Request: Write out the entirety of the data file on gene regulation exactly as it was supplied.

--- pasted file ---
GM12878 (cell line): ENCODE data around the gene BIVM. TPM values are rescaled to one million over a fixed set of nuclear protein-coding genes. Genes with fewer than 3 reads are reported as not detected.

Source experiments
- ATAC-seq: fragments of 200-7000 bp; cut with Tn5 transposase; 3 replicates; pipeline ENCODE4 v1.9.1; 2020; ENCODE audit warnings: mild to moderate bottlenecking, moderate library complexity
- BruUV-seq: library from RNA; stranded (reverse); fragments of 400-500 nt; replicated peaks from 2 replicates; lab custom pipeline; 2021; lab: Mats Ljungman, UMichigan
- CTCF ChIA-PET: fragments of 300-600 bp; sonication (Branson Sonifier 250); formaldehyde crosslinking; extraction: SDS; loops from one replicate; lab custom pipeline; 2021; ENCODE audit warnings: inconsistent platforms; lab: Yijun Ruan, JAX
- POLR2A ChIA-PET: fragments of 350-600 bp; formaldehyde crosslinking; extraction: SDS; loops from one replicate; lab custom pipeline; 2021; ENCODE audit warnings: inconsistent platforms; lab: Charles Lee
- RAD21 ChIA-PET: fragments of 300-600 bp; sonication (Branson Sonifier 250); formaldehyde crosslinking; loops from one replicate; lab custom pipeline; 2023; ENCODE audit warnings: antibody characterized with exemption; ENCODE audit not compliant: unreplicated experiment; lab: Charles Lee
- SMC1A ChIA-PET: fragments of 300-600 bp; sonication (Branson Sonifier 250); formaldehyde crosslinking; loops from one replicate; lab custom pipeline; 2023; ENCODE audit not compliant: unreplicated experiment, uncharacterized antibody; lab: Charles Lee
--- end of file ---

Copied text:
GM12878 (cell line): ENCODE data around the gene BIVM. TPM values are rescaled to one million over a fixed set of nuclear protein-coding genes. Genes with fewer than 3 reads are reported as not detected.

Source experiments
- ATAC-seq: fragments of 200-7000 bp; cut with Tn5 transposase; 3 replicates; pipeline ENCODE4 v1.9.1; 2020; ENCODE audit warnings: mild to moderate bottlenecking, moderate library complexity
- BruUV-seq: library from RNA; stranded (reverse); fragments of 400-500 nt; replicated peaks from 2 replicates; lab custom pipeline; 2021; lab: Mats Ljungman, UMichigan
- CTCF ChIA-PET: fragments of 300-600 bp; sonication (Branson Sonifier 250); formaldehyde crosslinking; extraction: SDS; loops from one replicate; lab custom pipeline; 2021; ENCODE audit warnings: inconsistent platforms; lab: Yijun Ruan, JAX
- POLR2A ChIA-PET: fragments of 350-600 bp; formaldehyde crosslinking; extraction: SDS; loops from one replicate; lab custom pipeline; 2021; ENCODE audit warnings: inconsistent platforms; lab: Charles Lee
- RAD21 ChIA-PET: fragments of 300-600 bp; sonication (Branson Sonifier 250); formaldehyde crosslinking; loops from one replicate; lab custom pipeline; 2023; ENCODE audit warnings: antibody characterized with exemption; ENCODE audit not compliant: unreplicated experiment; lab: Charles Lee
- SMC1A ChIA-PET: fragments of 300-600 bp; sonication (Branson Sonifier 250); formaldehyde crosslinking; loops from one replicate; lab custom pipeline; 2023; ENCODE audit not compliant: unreplicated experiment, uncharacterized antibody; lab: Charles Lee